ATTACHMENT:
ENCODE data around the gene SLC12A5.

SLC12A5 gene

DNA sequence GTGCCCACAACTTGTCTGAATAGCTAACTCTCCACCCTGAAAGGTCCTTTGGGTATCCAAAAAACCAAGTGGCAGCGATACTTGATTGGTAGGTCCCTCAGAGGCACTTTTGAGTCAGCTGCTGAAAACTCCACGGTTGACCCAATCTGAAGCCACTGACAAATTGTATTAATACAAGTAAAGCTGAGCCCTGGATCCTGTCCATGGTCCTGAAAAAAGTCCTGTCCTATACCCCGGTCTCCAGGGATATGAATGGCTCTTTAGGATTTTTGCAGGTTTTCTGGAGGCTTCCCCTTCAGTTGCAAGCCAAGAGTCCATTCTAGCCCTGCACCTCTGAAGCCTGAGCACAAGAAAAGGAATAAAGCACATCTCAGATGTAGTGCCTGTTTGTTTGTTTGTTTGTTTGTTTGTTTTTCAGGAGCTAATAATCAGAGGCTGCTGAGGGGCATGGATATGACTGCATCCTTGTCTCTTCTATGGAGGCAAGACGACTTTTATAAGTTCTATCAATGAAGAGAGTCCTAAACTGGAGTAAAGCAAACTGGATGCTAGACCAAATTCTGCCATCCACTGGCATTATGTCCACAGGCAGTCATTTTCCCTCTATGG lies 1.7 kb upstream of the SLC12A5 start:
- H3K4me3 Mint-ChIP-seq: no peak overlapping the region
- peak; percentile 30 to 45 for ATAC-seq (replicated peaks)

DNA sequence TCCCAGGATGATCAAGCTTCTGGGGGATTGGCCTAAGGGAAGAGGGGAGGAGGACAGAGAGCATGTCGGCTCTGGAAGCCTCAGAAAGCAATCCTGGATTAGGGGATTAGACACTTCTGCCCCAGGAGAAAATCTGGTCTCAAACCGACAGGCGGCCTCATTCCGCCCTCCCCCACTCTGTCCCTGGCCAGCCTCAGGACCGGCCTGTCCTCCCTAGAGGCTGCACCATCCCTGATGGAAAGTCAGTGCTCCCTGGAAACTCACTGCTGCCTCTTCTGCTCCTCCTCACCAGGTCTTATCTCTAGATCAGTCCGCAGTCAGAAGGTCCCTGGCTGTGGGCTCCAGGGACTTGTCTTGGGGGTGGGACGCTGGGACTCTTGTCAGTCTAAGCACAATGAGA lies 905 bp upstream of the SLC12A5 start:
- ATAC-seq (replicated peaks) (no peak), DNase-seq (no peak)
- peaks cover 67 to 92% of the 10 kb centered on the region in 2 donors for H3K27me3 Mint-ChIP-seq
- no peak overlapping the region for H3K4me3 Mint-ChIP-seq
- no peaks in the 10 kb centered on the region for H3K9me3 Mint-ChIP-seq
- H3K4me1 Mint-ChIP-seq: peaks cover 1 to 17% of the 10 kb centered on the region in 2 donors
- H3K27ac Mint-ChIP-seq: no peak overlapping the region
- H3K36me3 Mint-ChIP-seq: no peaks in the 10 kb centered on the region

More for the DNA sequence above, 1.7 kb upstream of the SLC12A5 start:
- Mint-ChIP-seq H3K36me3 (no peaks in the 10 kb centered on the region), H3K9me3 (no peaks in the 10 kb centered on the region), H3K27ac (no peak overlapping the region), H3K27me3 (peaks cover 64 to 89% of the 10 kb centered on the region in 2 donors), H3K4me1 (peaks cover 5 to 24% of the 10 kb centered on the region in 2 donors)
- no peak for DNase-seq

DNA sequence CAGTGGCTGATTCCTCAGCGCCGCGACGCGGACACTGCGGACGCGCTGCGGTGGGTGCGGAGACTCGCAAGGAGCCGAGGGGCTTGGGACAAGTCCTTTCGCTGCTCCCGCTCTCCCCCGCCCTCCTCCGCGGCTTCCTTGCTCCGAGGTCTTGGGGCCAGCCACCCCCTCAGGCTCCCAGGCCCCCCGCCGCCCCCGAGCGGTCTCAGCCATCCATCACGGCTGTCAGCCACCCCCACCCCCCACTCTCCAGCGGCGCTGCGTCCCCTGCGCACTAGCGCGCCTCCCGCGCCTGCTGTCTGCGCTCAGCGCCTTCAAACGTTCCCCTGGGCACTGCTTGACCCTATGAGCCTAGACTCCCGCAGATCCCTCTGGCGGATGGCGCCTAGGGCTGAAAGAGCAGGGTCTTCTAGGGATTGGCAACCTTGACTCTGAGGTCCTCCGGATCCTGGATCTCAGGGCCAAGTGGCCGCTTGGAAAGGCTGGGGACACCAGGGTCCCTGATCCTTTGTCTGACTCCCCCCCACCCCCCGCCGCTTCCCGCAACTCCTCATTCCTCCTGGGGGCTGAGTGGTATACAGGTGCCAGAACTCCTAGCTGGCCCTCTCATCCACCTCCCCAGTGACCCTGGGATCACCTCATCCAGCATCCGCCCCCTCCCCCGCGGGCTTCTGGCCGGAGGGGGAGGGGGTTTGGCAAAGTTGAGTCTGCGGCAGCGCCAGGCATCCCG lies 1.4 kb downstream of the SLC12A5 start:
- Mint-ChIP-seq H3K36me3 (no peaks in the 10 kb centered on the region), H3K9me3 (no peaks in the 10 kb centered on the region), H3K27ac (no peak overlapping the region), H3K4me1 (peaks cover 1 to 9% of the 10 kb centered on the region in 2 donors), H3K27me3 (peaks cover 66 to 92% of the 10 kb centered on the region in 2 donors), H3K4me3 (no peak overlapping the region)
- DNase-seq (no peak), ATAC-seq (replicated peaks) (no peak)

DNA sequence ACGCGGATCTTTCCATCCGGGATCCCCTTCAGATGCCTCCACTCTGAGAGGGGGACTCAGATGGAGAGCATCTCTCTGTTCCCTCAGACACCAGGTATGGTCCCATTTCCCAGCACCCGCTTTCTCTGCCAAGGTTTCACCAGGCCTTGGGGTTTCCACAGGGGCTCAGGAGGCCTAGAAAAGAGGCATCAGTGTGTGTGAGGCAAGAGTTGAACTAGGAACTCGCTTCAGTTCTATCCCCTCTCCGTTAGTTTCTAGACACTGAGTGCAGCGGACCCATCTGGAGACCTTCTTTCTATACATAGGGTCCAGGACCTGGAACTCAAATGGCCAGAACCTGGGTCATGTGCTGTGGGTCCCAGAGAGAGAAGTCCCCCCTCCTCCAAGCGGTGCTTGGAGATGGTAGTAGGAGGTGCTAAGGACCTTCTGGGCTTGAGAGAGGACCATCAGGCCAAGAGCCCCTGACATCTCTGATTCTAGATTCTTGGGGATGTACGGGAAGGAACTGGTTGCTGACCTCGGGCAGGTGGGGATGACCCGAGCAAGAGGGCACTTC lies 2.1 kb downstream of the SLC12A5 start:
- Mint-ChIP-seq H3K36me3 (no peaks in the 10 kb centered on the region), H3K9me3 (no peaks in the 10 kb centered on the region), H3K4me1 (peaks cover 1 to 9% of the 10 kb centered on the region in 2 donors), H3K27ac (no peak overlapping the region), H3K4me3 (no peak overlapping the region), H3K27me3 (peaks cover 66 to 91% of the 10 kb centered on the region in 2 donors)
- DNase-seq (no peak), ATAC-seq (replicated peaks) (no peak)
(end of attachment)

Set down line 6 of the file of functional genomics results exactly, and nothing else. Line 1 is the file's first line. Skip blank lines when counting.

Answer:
DNA sequence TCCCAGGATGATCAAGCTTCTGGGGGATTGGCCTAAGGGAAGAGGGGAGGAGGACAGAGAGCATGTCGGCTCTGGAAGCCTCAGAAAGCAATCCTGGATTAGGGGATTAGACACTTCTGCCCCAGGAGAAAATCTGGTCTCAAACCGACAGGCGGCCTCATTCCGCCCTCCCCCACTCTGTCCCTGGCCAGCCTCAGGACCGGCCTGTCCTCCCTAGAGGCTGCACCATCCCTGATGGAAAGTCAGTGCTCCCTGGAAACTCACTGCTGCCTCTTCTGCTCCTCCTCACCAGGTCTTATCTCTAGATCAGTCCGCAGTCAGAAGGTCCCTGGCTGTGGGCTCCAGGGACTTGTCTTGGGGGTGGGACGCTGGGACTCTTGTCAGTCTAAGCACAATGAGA lies 905 bp upstream of the SLC12A5 start: